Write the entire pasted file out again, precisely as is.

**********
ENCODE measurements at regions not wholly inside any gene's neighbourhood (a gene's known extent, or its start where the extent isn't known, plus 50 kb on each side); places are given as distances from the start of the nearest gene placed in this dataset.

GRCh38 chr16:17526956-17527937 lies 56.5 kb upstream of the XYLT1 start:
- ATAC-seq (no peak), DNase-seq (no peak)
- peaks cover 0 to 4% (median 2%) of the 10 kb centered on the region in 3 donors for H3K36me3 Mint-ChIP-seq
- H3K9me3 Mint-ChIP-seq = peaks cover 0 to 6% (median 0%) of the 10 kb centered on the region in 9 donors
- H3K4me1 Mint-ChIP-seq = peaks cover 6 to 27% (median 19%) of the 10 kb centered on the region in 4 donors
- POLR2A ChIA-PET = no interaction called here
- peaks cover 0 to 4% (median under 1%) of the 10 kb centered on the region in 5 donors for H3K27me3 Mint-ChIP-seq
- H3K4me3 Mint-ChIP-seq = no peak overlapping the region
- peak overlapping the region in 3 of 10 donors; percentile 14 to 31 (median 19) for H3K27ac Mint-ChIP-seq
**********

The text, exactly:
ENCODE measurements at regions not wholly inside any gene's neighbourhood (a gene's known extent, or its start where the extent isn't known, plus 50 kb on each side); places are given as distances from the start of the nearest gene placed in this dataset.

GRCh38 chr16:17526956-17527937 lies 56.5 kb upstream of the XYLT1 start:
- ATAC-seq (no peak), DNase-seq (no peak)
- peaks cover 0 to 4% (median 2%) of the 10 kb centered on the region in 3 donors for H3K36me3 Mint-ChIP-seq
- H3K9me3 Mint-ChIP-seq = peaks cover 0 to 6% (median 0%) of the 10 kb centered on the region in 9 donors
- H3K4me1 Mint-ChIP-seq = peaks cover 6 to 27% (median 19%) of the 10 kb centered on the region in 4 donors
- POLR2A ChIA-PET = no interaction called here
- peaks cover 0 to 4% (median under 1%) of the 10 kb centered on the region in 5 donors for H3K27me3 Mint-ChIP-seq
- H3K4me3 Mint-ChIP-seq = no peak overlapping the region
- peak overlapping the region in 3 of 10 donors; percentile 14 to 31 (median 19) for H3K27ac Mint-ChIP-seq